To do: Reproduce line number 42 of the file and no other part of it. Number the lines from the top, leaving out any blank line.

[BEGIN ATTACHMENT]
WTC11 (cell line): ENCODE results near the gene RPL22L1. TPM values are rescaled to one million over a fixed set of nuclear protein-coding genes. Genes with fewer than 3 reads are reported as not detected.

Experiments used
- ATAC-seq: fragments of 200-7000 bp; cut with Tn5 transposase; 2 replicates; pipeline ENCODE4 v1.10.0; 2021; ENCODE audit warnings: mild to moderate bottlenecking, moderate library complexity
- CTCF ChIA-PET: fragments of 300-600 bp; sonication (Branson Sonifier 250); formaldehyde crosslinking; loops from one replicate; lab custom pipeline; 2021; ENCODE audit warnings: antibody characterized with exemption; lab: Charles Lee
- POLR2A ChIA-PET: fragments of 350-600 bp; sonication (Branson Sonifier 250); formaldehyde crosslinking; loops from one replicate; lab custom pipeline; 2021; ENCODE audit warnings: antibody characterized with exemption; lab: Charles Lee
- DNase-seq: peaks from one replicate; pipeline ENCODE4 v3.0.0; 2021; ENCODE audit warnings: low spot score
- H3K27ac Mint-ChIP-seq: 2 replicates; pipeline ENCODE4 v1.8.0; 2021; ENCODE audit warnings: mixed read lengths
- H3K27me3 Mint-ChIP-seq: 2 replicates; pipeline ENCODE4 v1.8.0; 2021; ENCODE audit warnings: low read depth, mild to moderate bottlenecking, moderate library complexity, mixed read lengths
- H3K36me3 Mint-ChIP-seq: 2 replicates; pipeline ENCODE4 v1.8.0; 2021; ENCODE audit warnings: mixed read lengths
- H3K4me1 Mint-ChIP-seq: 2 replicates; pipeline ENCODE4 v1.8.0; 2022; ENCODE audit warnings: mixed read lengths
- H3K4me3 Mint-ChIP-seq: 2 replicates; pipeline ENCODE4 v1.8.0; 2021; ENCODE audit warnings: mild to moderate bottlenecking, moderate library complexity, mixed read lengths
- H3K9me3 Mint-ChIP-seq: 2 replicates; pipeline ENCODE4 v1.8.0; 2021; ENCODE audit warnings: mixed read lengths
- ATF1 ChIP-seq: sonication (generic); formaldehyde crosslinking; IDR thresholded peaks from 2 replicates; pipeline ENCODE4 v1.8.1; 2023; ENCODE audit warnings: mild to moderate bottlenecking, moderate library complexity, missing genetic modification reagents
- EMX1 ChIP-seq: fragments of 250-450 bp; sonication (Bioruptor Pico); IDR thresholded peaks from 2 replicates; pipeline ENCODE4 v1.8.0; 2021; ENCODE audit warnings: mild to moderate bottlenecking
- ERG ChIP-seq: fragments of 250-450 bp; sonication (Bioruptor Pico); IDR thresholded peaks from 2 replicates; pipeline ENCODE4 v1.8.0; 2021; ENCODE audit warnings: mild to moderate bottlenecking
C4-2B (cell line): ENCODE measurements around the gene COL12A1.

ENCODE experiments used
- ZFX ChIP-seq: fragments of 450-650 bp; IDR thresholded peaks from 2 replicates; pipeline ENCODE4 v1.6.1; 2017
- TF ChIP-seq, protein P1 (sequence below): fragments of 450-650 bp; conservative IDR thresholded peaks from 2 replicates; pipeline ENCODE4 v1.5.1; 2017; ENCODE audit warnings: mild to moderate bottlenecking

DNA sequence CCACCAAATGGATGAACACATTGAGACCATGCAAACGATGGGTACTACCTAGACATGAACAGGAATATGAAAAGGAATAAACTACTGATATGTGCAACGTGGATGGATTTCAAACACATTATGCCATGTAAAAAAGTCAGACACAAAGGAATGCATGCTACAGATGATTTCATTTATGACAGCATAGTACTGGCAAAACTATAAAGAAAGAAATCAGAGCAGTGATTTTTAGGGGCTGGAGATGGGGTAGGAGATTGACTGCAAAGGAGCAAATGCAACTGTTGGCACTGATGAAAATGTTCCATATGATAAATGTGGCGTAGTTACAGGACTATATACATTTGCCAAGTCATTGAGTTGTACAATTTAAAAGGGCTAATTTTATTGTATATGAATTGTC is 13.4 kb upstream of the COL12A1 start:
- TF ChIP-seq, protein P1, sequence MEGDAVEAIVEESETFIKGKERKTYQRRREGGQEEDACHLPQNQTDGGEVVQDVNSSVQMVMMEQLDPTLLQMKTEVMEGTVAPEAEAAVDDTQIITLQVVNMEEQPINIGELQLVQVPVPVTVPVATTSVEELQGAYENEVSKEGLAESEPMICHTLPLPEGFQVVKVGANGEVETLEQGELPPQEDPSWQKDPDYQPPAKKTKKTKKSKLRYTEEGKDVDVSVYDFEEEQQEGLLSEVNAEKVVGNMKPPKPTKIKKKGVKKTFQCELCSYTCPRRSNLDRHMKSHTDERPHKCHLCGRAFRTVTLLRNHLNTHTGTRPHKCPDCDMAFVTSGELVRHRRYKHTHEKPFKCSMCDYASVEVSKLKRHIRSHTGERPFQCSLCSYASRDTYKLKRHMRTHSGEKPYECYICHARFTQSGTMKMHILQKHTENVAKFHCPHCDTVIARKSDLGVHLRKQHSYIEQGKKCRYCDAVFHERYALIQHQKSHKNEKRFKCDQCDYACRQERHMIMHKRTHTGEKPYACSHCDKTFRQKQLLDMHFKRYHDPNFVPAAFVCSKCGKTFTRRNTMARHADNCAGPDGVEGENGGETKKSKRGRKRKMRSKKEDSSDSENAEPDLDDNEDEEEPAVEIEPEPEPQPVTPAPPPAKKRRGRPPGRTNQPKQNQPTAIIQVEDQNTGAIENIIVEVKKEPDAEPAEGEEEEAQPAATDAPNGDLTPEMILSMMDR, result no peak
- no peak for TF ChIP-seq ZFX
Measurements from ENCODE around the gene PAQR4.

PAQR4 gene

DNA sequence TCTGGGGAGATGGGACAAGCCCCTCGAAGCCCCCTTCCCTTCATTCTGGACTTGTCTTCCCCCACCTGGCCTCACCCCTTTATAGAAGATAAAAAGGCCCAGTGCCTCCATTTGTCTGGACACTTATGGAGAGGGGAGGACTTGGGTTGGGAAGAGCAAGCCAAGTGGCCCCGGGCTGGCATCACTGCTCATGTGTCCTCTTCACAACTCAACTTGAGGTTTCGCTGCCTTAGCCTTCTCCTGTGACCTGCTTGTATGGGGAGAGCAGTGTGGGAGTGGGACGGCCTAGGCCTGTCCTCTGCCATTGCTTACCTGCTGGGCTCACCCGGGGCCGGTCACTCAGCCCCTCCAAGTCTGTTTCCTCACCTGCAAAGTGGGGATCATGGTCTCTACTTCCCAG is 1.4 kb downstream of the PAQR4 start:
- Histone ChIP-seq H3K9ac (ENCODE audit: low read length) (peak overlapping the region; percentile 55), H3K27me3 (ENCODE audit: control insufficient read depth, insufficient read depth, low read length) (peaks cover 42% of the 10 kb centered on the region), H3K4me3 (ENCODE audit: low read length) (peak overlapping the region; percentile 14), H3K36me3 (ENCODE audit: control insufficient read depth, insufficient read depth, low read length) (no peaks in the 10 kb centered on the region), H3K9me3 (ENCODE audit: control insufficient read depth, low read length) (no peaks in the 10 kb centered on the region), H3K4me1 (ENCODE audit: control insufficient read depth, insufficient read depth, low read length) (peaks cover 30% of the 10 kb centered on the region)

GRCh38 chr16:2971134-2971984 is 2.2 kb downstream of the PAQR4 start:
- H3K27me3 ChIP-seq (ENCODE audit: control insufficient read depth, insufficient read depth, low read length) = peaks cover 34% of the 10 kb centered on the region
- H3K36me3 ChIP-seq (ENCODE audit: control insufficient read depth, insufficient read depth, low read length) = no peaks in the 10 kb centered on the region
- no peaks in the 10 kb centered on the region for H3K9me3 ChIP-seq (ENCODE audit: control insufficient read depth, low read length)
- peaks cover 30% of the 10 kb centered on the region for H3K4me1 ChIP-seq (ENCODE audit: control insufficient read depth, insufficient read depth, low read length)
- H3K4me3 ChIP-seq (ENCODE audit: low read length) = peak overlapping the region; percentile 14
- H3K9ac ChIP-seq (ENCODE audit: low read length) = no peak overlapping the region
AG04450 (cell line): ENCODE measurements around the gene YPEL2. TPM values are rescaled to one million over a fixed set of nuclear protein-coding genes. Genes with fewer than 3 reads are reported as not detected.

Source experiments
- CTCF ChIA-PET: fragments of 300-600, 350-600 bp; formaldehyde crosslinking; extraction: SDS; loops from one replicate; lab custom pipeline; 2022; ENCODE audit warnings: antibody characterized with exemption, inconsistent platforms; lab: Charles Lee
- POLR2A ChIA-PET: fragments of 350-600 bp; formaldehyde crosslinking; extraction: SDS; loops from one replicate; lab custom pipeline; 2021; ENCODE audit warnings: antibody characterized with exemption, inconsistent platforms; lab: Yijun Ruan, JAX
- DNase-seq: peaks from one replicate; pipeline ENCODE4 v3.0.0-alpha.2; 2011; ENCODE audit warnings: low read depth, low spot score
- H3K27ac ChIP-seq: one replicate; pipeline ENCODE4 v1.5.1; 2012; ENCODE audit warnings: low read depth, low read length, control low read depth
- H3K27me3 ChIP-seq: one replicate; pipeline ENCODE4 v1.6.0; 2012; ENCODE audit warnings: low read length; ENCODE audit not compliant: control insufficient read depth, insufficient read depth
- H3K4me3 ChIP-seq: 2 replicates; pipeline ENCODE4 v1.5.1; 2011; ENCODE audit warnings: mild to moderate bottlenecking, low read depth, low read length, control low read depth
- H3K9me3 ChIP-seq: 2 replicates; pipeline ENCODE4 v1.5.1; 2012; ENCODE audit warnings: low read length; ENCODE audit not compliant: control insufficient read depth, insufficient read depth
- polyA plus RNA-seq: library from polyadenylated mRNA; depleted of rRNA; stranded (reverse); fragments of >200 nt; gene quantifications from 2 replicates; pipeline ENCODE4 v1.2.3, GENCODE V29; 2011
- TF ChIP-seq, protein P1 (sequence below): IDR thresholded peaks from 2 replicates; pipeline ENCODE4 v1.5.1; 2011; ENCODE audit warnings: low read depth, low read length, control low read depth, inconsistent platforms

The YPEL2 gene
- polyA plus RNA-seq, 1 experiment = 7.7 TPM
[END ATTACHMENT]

- H3K9me3 ChIP-seq: 2 replicates; pipeline ENCODE4 v1.5.1; 2012; ENCODE audit warnings: low read length; ENCODE audit not compliant: control insufficient read depth, insufficient read depth